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Will tug-of-war between doctors, government end soon?

Government to resume pangovernmental meetings on doctors’ collective action Friday, while doctors remain unchanged in stance

By Park Jun-hee

Published : April 18, 2024 - 14:58

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Medical personnel walks down the corridor at a university hospital in Seoul on Thursday (Yonhap) Medical personnel walks down the corridor at a university hospital in Seoul on Thursday (Yonhap)

The Korean government on Thursday broke its silence on its medical student quota expansion plan after over a week of maintaining a low profile following the ruling party's major election defeat, stoking hopes that it could possibly end the monthslong tug-of-war with the medical circle.

The government announced plans to resume Central Disaster and Safety Countermeasures Headquarters meetings involving officials from related ministries and Prime Minister Han Duck-soo, as well as to brief reporters again starting Friday, which Second Vice Health Minister Park Min-soo will most likely lead.

Since April 9, the government has taken a step back by calling off its daily press briefings on doctors’ collective action, as it has remained silent on the quota hike.

Amid the prolonged medical standoff, Health Minister Cho Kyoo-hong said earlier in the day at a government response meeting that the government would “push with the medical reform in an unwavering manner.”

“Medical reform is a pivotal task aimed at enhancing essential medical fields and medical services in rural areas and preparing for future health care demands to protect the lives and health of the people,” Cho was quoted as saying, without further elaborating on the expansion plan.

As part of efforts to seek a breakthrough, a special commission on medical reform under the presidential office consisting of around 20 people, involving medical experts, patients and other members of society, is expected to be launched next week so that related parties can negotiate within the consultative body. The government has previously called on doctors to come up with a unified proposal based on scientific and rational grounds for talks.

The idea, however, only widened the gap between the two sides, as medical circles demanded one-on-one talks with the government. It is also unclear if doctors from the Korean Medical Association and the Korean Intern Resident Association will join the committee.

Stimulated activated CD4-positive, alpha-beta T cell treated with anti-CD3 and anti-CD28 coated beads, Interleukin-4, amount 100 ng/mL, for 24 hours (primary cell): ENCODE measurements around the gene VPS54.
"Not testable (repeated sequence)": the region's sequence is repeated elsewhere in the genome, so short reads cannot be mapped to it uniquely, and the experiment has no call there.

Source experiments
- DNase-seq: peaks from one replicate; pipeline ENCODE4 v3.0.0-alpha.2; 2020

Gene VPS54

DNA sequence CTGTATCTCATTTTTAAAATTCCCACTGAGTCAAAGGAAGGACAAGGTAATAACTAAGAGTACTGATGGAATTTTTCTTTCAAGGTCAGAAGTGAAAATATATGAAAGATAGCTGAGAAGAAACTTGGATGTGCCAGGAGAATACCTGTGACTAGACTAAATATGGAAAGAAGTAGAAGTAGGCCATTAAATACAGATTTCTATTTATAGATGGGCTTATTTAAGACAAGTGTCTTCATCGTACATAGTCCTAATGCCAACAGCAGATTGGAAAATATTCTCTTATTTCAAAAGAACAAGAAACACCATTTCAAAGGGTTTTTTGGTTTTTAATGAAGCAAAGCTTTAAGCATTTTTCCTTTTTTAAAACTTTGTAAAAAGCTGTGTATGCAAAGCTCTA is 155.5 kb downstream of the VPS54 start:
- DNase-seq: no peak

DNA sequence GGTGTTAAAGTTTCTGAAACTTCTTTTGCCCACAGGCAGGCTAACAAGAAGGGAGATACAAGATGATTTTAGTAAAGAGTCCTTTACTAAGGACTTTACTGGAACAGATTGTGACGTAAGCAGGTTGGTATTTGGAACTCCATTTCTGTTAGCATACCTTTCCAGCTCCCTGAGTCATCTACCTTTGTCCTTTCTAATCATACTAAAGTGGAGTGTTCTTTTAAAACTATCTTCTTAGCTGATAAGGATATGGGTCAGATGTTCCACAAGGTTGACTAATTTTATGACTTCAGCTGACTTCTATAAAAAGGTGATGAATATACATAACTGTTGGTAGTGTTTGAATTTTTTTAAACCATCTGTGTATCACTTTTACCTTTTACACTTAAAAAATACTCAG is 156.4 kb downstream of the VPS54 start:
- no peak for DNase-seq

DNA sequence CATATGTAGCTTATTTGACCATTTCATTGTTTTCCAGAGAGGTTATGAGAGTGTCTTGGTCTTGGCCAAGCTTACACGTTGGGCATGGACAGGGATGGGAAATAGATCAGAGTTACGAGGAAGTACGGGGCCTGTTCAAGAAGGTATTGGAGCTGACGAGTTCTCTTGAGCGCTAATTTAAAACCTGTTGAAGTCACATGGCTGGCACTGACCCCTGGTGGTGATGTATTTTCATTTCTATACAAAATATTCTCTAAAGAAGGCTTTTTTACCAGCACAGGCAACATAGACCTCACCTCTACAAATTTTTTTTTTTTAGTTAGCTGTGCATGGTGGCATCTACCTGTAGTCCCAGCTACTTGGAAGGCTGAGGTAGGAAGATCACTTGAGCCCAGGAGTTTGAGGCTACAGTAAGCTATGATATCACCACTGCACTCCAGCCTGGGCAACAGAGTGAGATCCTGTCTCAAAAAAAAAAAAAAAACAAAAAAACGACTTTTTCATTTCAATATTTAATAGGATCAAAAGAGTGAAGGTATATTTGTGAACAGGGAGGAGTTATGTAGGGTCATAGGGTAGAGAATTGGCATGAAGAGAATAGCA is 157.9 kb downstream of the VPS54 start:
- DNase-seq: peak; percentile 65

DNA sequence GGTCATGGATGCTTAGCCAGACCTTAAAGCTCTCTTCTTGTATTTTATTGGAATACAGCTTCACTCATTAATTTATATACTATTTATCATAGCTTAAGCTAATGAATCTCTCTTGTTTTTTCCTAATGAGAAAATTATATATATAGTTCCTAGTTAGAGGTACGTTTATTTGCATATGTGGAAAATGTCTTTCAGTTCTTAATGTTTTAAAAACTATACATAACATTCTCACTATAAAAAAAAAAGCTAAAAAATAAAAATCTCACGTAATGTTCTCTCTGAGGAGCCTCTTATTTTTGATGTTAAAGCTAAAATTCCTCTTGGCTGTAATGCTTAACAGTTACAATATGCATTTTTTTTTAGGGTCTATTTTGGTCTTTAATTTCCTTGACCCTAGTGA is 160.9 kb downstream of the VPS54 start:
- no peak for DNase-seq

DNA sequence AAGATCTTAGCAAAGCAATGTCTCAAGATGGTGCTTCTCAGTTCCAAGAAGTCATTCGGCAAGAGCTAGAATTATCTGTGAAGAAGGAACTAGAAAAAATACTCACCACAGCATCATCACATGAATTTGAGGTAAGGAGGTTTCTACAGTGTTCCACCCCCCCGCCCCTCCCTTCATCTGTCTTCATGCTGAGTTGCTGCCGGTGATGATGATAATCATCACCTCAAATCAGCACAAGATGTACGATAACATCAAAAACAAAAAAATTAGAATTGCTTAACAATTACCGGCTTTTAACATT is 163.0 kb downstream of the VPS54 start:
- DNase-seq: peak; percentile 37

Lim Hyun-taek, the newly elected president of the KMA, said in an interview with Yonhap News Agency that the plan to create a consultative body to build social consensus is absurd, stressing that the dialogue should only involve the government and the medical community.

Instead, the medical community upped the ante against the government, urging President Yoon Suk Yeol to swiftly resolve the situation and go back to square one on the quota hike, with only five months left for early college admissions for the 2025 academic year.

Park Dan, who heads a KIRA emergency committee, filed an appeal Thursday afternoon, four days after the Seoul Administrative Court dismissed his request to suspend the medical school quota hike, according to Park’s legal representative.

On Wednesday afternoon, the KMA’s emergency committee released a statement urging Yoon to step in to untangle the complex issue.

“We would like to ask the president once again. We believe that the president is the only person who can solve the problem. (Doctors) are not voicing to protect their interests, but speaking out of concerns for Korea’s future,” the statement read.

The Medical Professors Association of Korea also released a statement on the same day saying that the medical community’s unified proposal remains unchanged: rediscussing the medical school enrollment quota increase from the beginning, showing little sign of giving in.

“(The quota hike) will only lead to deterioration in the quality of medical education due to a lack of human resources and facilities. ... The government should look into the situation closely and heed experts’ opinions to determine which measures should be taken,” the MPAK said.

Meanwhile, some 13,000 students from 32 medical schools outside Seoul plan to file injunction requests Monday against their university presidents, asking the court to halt the quota increase.